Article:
Scrolling deeper into sound/image: Marietta Ren’s Phallaina
Let us turn first to the mode of music–comics interactions in which sound and image are integrated and pre-synchronised. What is the place of generative music-comics difference when we are presented with an already constituted whole, its gaps and fissures bridged, when the music is inside rather than outside the bande dessinée? Sound film provides us with an established framework to turn to here, but that must of course be adapted to the specific audiovisuality of music–comics interactions. As touched upon above, Murch sees what he terms ‘conceptual resonance’ as occurring very rarely in sound film, when the sound is at ‘exactly the right distance’ from the image in cases of ‘dimensional’, rather than ‘flat’, audiovisuality (xxii) that involves the viewer.19 This is a useful starting point for our analysis of Marietta Ren’s 2016Phallaina, in which sound–image relations develop through a dynamic of immersion and inextricability.
Phallaina is a bande défilée that is available as a free application (in both French and English) on tablets and smartphones, and that was introduced at FIBD’s ‘Jeune Talent’ pavilion with a 115-metre long physical fresco accompanied by an interactive sound design. The project is clearly inscribed with a dynamic of innovation:20 it was co-produced by the Direction des Nouvelles Ecritures et du Transmédia de France Télévisions, and Ren worked with Small Bang studio, who characterise their practice as exploring ‘les nouvelles formes de narration spacialisée’.21Phallaina is, in its author’s words, a ‘BD numérique expérimentale’ in which ‘le case par case, le page par page de la BD traditionnelle disparaissent’ (Chapuis 2016). The bande défilée format of a ‘digital ribbon’ is inspired by Japanese and Chinese handscrolls (Lambert 2016),22 and Phallaina’s aesthetics are notably influenced by nineteenth-century illustrator Aubrey Beardsley’s work on clear outlines and flat tints of black and white (Siméone 2016). The experiencer scrolls horizontally (they can scroll forward or backward) through a text-image audiovisual narrative that includes parallax effects to create depth perception. The user retains constant control of the reading pace, the only imposed pauses occurring at the end of each chapter as the next one loads. As Ren – whose background is in animation – explains, drawing on cinematic vocabulary, we scroll through ‘un long travelling […] avec des enchaînements très naturels sans coupure d’image d’un plan à un autre’, resulting in a ‘perception très naturelle, très immersive’ (Siméone 2016). As part of Phallaina’s immersive ‘dispositif multisensoriel’ (Crombet 2017), sound (designed by Côme Jalibert) is fluidly integrated, emerging and stopping when the experiencer scrolls to specific points in the narrative. Phallaina is not a sonically or musically ‘saturated’ universe, as is often the case in animation (Coyle, 7); and the fact that the characters’ voices are textual (in speech balloons) means that there is no process of vococentrism (Chion, 14–15) that would focus the experiencer’s auditory attention.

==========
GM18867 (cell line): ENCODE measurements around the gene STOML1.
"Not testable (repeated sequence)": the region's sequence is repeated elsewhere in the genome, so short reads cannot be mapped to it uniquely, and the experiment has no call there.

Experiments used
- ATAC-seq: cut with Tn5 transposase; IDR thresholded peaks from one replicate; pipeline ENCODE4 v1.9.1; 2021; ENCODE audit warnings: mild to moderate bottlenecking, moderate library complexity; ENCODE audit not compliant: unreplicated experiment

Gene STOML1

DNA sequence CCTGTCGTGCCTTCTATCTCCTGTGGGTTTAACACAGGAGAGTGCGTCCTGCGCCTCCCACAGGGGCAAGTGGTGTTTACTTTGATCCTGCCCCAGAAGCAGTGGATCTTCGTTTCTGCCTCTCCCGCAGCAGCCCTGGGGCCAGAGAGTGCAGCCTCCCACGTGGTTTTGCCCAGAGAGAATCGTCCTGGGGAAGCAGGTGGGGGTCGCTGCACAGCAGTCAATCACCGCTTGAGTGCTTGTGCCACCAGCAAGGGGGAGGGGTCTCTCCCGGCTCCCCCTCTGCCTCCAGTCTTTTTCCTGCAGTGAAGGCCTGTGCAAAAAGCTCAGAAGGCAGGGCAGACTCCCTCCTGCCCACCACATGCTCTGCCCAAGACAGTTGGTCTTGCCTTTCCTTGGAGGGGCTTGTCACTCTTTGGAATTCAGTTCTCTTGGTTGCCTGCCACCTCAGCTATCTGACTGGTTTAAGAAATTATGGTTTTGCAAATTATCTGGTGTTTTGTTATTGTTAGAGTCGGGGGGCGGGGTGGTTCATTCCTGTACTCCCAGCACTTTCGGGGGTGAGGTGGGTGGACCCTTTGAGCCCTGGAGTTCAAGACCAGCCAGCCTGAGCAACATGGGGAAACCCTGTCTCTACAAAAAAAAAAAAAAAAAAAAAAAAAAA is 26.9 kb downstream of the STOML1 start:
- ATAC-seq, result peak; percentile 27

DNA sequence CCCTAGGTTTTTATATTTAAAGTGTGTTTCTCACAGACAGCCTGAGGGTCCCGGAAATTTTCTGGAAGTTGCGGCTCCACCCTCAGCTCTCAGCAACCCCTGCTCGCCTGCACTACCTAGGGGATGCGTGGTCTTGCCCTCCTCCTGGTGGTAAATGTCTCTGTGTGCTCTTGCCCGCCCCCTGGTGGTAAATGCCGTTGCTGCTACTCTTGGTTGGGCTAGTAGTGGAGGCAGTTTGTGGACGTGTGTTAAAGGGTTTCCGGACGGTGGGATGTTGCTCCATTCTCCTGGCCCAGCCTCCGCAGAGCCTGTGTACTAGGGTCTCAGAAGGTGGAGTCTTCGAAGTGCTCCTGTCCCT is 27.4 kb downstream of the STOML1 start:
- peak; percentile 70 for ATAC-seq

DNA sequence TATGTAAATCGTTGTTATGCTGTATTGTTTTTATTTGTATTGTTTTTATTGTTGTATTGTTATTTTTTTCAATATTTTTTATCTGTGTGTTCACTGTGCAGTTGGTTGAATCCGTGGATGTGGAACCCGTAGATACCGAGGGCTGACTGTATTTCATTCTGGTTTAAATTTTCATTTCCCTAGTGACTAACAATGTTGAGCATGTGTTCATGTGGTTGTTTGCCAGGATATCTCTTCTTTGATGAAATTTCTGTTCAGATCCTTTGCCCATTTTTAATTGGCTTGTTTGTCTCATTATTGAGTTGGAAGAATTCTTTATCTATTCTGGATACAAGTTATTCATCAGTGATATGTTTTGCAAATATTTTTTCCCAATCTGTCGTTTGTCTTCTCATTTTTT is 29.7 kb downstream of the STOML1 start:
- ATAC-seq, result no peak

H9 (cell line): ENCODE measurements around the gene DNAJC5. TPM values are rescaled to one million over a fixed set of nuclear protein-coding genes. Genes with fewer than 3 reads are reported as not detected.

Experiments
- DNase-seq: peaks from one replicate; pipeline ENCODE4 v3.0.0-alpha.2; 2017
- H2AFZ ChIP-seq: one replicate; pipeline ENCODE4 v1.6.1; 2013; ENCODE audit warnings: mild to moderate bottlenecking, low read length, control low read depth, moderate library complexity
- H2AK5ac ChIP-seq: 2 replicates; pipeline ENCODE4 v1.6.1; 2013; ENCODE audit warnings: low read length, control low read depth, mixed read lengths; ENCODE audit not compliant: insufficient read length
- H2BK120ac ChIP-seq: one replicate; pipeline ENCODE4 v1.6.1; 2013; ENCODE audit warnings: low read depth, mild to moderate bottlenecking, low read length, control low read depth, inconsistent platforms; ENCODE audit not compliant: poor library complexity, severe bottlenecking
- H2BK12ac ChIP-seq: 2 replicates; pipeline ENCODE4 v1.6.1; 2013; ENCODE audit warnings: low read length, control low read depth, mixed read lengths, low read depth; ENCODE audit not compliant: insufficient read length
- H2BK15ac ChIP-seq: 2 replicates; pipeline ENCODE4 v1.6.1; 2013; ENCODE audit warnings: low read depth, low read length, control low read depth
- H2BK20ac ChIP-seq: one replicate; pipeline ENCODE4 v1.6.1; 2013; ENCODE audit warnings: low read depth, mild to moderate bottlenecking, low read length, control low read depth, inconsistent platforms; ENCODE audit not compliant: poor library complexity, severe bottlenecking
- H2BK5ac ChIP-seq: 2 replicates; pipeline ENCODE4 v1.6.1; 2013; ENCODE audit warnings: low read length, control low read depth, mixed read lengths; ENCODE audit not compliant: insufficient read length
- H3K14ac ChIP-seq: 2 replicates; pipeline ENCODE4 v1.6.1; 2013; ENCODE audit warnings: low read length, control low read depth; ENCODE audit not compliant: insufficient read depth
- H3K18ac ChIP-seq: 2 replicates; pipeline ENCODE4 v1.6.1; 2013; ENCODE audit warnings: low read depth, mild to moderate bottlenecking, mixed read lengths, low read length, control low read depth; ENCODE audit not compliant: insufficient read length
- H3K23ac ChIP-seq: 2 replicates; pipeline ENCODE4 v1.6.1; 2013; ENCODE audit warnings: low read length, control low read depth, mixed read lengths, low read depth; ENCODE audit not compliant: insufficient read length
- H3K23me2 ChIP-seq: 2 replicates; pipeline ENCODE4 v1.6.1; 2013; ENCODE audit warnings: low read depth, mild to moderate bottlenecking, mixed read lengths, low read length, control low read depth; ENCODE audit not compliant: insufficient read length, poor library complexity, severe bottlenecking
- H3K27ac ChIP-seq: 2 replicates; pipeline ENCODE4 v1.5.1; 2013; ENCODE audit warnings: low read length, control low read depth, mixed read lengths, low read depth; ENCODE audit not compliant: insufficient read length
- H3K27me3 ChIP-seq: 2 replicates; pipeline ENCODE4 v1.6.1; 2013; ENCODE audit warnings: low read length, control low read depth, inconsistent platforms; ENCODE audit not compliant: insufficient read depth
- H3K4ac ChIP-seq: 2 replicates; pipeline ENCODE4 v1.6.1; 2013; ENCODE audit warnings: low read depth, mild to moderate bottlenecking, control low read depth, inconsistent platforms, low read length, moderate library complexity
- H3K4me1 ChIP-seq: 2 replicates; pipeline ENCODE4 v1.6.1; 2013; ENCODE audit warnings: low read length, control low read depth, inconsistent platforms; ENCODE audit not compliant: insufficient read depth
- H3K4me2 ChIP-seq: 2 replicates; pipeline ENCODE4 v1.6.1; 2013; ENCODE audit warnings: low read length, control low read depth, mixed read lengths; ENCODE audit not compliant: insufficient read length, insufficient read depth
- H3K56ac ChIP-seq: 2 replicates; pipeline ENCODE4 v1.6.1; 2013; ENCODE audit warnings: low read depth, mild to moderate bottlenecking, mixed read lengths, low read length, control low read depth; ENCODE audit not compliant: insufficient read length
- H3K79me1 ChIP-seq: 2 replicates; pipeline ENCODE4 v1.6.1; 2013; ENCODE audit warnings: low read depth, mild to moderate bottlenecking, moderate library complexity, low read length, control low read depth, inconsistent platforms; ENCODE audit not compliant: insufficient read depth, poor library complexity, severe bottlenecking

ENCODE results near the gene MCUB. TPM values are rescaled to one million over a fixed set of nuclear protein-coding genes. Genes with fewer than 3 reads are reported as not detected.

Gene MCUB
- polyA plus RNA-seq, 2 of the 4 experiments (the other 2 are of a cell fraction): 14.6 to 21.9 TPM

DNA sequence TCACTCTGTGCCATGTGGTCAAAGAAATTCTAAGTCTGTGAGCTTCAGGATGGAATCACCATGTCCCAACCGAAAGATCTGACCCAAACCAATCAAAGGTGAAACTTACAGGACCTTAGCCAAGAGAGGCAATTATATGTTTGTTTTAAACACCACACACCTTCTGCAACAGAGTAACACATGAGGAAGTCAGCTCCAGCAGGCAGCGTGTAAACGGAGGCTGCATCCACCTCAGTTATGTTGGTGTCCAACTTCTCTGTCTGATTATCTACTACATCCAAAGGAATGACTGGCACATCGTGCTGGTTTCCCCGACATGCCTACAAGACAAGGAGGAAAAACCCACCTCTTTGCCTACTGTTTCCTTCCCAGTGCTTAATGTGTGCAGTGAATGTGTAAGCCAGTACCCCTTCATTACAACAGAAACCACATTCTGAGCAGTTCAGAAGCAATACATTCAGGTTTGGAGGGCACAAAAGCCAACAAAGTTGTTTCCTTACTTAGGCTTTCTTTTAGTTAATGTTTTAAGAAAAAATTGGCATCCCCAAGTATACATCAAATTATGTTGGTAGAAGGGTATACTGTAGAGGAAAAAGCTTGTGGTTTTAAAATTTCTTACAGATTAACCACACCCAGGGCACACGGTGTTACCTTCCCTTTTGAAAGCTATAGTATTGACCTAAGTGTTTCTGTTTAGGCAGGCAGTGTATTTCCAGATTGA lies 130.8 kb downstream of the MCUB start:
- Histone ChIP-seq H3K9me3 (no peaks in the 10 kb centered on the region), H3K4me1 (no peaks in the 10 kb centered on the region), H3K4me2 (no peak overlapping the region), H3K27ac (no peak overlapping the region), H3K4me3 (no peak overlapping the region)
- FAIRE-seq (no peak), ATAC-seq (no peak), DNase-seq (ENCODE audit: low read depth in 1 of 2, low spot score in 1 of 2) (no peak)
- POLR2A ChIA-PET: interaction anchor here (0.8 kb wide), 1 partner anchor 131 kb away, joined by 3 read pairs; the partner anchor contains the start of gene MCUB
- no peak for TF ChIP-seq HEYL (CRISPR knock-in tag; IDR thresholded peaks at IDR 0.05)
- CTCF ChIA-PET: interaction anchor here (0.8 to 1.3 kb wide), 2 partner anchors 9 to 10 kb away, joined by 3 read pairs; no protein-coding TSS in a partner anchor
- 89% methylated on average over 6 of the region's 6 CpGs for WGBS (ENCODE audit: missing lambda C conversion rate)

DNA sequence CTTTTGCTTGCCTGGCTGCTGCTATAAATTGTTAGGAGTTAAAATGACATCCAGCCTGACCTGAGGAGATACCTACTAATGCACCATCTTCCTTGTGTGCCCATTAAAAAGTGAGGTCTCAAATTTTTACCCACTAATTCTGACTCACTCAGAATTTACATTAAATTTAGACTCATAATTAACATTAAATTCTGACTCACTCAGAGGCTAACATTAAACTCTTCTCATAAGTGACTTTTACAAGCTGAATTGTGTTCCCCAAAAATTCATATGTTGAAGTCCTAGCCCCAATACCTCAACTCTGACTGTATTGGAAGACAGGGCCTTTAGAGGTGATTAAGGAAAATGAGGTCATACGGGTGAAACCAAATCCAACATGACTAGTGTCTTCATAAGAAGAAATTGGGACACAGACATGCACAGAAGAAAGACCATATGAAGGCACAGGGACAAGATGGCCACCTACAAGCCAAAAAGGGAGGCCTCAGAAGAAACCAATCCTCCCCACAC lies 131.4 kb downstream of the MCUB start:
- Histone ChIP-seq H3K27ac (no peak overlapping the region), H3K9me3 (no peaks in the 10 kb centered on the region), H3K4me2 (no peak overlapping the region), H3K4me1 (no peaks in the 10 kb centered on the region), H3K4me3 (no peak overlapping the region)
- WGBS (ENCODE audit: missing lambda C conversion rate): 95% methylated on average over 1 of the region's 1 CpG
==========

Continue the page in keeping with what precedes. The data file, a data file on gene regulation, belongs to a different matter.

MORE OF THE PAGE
Phallaina tells the story of a young woman named Audrey who experiences visual and auditory hallucinations during which she feels and hears as if she were underwater and sees fish and whales. She is diagnosed as epileptic, and having a ‘physeter’ in her brain – an anomaly that translates into a natural ability for breath-hold diving. In the hope of learning how to control her episodes, Audrey undergoes a series of tests and eventually becomes an in-patient at the Néréis institute, where she also learns about the myth of human-whale hybrids called Phallainas, which is told in a fresco on the institute’s walls (and is the fresco that was exhibited at FIBD). Audrey’s hallucinations will dramatically develop throughout the narrative, intertwining with the Phallainas myth, and with her re-emerging memories of possibly being experimented on at Néréis as a child.
Ren explains that in Phallaina ‘tout est focalisé sur [Audrey’s] ressenti’ (FIBD 2015), and sound effects and music are used most notably and powerfully – most resonantly – throughout her seizures. We seem to see her hallucinations with her, but not to hear them – or rather we hear them differently, through a ‘hallucination theme’ that recurs and develops across her most serious and prolonged anxiety and epilepsy episodes. Referred to by Crombet (2017) as, variously, ‘lancinante’, ‘déchirante’, and ‘menaçante’ music, it is a theme that goes to crescendo and increases in intensity as more instruments join in. It starts with a repetitive high-pitched violin sound that is then joined by a second violin, percussion, and synthetic effects, creating together not a harmonious melody but an accumulation verging on dissonance. While there are key differences between the experience of scenes in which this resounds (and of Phallaina as a whole) and that of a film – as, owing to the comic’s interactivity, the user is in control of pace and scrolling direction – the ‘hallucination theme’ would seem to be a ‘conventional’ example of nondiegetic empathetic music, whereby sound echoes and amplifies ‘l’émotion de la scène’ (Chion 16). One way in which to nuance this, drawing on debates around the productivity of a diegetic/nondiegetic division in film studies, is to point out that this association of music and image is the ‘only manifestation’ of Audrey’s hallucinations, and that the fact that the music is not actually heard by her does not mean it cannot have an effect on the image ‘from within’ (Yacavone, original emphasis, 25–7).23 This hints at the potential for interconnectedness between sound (music) and image (the transformed but ‘recognisable’ comics element), and for resonance as a driving aesthetic and narrative force in Phallaina.